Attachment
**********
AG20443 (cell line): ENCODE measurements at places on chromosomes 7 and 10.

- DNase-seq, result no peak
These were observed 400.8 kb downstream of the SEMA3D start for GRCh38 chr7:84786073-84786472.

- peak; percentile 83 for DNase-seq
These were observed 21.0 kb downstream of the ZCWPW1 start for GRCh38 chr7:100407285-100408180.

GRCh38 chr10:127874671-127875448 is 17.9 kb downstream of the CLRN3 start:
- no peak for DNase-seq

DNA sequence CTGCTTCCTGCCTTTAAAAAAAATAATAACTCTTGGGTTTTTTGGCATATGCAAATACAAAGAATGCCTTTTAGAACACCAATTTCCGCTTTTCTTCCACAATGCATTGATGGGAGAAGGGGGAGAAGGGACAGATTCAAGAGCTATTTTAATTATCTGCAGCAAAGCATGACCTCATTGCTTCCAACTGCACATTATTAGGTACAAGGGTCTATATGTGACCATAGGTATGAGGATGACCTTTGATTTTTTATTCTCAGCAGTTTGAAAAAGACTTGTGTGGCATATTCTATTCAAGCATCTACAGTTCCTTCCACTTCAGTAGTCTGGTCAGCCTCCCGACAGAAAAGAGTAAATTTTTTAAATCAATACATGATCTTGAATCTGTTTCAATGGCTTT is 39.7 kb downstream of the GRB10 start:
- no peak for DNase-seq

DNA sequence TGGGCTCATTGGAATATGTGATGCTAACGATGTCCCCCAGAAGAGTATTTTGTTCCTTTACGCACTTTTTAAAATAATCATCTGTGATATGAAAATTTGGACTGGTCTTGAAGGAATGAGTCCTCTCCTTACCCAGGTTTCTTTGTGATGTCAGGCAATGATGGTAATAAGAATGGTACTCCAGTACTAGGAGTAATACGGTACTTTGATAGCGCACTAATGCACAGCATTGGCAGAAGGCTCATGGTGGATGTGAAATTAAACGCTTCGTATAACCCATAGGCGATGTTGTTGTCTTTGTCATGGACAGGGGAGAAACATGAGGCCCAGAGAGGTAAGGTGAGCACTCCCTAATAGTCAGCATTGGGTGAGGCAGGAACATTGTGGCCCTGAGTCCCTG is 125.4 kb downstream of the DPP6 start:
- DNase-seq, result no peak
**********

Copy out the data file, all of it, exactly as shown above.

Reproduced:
AG20443 (cell line): ENCODE measurements at places on chromosomes 7 and 10.

- DNase-seq, result no peak
These were observed 400.8 kb downstream of the SEMA3D start for GRCh38 chr7:84786073-84786472.

- peak; percentile 83 for DNase-seq
These were observed 21.0 kb downstream of the ZCWPW1 start for GRCh38 chr7:100407285-100408180.

GRCh38 chr10:127874671-127875448 is 17.9 kb downstream of the CLRN3 start:
- no peak for DNase-seq

DNA sequence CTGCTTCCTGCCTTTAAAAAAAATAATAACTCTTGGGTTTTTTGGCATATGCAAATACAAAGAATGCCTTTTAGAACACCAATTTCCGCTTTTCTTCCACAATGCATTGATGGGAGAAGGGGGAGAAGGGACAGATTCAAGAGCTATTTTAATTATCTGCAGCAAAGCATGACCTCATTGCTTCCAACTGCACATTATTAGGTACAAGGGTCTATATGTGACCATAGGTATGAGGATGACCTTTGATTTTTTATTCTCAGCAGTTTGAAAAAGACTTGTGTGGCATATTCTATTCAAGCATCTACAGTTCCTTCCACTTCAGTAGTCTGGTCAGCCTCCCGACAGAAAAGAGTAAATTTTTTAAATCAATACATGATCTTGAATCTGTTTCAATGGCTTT is 39.7 kb downstream of the GRB10 start:
- no peak for DNase-seq

DNA sequence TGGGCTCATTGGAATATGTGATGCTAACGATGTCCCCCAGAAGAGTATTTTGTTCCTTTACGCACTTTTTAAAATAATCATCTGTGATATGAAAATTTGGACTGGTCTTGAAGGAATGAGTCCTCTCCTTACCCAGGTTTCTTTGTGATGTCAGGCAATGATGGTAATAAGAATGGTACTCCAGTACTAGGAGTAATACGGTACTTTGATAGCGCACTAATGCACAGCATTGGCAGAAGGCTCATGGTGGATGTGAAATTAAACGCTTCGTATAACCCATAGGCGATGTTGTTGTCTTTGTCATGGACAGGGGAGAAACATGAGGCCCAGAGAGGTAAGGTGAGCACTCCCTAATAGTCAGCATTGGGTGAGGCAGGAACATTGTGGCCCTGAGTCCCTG is 125.4 kb downstream of the DPP6 start:
- DNase-seq, result no peak